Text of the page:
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Effects Of Authoritarian Parents



What Are Authoritarian Parents?

Authoritarian parents are strict, endeavour to exercise strong control over their children, may use corporal punishment such as smacking, often raise their voices and shout at their offspring, and oppressively restrict their lives.

Whilst the way in which they punish their children is often unusually severe, they tend to compound the resulting ill effects by failing to explain to the child why s/he is being punished.

Furthermore, they often pay little regard to their children’s feelings and emotions.

Such parental behaviour may be relatively ‘well-meaning’ when they believe they are acting in their children’s ‘best interests’ – preparing them, as they see it, for an adult life in which they will need to be tough enough to cope with a ‘cruel, unforgiving, dog-eat-dog world’, rather like a sergeant major preparing his troops for battle by enforcing a harsh training regime. In other words, the authoritarian parent’s rule of thumb may often be ‘it’s for your own good…’

However, such parental behaviour, even when well-intentioned, can cause the child to develop numerous problems later on in adolescence and adulthood; I provide examples of these below:

1) The child may develop poor social skills.

This problem may arise as the child has grown up following his parents’ instructions in social situations rather than having been given the opportunity to learn through trial-and-error and on his/her own initiative. For example, as a child s/he may have been instructed only to speak to adults when spoken to, or to be ‘seen but not heard.’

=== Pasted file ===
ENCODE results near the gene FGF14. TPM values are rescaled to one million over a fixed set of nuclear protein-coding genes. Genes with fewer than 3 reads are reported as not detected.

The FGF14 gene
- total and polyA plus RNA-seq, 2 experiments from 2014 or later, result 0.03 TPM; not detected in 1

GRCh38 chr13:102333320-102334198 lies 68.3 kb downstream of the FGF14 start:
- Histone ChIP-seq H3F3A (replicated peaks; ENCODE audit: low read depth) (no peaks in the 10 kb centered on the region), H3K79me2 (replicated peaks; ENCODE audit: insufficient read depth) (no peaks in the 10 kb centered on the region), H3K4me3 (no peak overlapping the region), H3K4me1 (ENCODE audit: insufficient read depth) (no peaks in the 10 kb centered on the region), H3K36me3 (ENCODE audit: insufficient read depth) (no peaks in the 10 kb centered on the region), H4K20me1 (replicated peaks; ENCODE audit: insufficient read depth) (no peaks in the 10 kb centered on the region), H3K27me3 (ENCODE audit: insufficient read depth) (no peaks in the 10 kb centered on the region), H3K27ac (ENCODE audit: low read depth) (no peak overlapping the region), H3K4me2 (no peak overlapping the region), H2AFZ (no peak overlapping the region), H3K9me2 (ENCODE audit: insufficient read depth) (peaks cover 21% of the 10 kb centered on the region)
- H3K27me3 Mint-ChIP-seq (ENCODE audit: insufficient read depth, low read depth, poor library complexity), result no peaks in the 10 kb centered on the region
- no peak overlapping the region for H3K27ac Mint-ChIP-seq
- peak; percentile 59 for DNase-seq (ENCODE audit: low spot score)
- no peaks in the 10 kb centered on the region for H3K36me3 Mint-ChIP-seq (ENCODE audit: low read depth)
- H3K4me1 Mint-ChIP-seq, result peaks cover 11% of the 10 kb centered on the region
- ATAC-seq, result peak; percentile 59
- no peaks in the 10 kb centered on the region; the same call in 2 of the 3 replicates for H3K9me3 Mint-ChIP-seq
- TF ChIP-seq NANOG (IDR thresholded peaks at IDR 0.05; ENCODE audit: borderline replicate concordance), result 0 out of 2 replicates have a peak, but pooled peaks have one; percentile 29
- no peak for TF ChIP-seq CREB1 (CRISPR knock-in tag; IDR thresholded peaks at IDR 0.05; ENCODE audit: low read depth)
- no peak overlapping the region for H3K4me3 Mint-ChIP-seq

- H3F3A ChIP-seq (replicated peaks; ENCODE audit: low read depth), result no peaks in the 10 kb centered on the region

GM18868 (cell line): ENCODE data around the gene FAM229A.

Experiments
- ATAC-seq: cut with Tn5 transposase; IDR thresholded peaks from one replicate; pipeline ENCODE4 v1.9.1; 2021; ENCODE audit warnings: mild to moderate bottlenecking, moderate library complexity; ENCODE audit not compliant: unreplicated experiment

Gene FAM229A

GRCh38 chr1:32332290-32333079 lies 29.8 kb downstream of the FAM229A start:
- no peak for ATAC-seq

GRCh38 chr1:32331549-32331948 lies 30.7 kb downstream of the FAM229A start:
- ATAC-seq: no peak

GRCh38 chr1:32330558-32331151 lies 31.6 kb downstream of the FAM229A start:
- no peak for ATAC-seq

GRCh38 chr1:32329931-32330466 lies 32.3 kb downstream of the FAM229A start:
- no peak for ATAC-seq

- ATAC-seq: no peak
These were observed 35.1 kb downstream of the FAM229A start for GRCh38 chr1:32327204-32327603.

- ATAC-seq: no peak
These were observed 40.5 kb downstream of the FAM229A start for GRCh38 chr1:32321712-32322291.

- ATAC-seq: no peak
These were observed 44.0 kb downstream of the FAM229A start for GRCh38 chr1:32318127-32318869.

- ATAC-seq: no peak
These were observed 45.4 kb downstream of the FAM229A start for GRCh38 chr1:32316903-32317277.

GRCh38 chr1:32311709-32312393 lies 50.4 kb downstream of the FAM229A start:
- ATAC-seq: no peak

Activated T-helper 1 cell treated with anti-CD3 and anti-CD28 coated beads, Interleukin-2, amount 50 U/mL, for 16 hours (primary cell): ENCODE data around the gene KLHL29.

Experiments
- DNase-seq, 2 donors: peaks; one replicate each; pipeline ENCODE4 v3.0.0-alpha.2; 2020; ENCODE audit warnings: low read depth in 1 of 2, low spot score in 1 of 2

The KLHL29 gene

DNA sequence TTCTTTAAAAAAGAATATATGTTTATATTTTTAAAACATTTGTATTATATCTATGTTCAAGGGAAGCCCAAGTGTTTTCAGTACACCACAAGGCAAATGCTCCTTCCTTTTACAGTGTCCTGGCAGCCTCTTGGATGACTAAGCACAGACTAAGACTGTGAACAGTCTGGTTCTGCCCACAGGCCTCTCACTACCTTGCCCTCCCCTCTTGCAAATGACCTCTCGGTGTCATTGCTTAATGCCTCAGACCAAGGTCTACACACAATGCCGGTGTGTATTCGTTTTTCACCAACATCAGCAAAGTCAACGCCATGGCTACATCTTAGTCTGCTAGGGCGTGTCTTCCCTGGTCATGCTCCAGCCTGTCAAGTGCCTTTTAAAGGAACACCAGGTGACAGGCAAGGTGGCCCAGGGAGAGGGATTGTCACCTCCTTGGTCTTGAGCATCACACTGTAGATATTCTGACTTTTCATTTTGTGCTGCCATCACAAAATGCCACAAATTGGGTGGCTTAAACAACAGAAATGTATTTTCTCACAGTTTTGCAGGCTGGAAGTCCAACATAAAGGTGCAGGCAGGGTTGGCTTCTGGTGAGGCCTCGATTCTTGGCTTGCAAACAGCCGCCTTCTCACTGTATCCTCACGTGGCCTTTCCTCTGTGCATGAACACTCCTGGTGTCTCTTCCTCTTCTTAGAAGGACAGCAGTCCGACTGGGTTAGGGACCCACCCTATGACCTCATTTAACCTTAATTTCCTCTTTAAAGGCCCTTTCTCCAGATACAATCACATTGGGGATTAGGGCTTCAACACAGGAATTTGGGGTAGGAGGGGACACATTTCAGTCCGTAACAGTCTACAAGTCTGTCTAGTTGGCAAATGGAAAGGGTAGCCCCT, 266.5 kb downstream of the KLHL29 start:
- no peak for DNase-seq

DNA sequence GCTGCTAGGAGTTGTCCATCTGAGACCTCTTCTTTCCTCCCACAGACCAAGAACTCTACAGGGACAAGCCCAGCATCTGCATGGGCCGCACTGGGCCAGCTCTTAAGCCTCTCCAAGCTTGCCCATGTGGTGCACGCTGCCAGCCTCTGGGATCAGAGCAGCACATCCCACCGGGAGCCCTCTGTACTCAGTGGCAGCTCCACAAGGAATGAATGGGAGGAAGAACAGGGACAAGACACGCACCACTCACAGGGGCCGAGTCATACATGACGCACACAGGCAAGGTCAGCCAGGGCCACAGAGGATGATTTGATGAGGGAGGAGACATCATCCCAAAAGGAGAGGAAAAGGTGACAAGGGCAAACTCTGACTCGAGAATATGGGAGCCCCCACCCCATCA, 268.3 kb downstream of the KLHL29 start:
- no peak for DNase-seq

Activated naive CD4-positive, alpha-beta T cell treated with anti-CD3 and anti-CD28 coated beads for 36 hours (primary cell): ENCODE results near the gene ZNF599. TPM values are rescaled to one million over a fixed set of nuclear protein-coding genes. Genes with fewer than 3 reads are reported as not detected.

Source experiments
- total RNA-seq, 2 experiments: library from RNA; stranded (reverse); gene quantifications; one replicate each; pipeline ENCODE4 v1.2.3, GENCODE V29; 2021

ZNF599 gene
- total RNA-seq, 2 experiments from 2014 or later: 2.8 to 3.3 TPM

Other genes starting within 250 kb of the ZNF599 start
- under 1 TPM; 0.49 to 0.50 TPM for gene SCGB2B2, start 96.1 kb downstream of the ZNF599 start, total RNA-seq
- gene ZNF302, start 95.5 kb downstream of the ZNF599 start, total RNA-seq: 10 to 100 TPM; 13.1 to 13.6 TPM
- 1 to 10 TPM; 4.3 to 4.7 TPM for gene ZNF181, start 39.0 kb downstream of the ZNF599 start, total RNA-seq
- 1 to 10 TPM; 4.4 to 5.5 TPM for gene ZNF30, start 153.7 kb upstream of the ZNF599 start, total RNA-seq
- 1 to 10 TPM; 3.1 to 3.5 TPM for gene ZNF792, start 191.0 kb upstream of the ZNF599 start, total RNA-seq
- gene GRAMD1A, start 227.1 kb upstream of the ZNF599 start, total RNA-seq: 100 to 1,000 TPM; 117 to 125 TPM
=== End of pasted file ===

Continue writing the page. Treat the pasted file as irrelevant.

2a) Because of the way in which authoritarian parents may condition or ‘program’ their children, they (the children) may grow up to be :

  • highly conformist (i.e. acting in line with the prevailing views and attitudes of others, irrespective of whether it is right or wrong to do so)
  • unthinkingly obedient (making them vulnerable to exploitation)
  • excessively self-blaming (consciously or unconsciously inferring, erroneously, that they must be ‘intrinsically bad’ for having so frequently incurred such severe parental wrath).
  • more than averagely susceptible to depression

2b) However, the reverse may also occur (depending, in part, upon the child’s particular temperament), namely: the child may develop into an adolescent/young adult who is highly rebellious due to the anger and resentment s/he harbours against his/her parents for their excessively controlling behaviour. 

These individuals, too, may be highly self-blaming and self-critical and turn to drink/drugs in an attempt to reduce such painful emotions.

Effects On Conscience:

Research suggests that children who are harshly punished but are given no proper explanation as to why they are being punished (e.g. it is not explained to them that their behaviour has had a harmful effect on others) tend merely to learn not to get caught rather than to change their behaviour because it preys on their conscience.

In other words, they are less likely to develop a strong conscience and, if they choose to avoid doing wrong, this may be more due to reasons of expedience rather than of morality.


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David Hosier BSc Hons; MSc; PGDE(FAHE).


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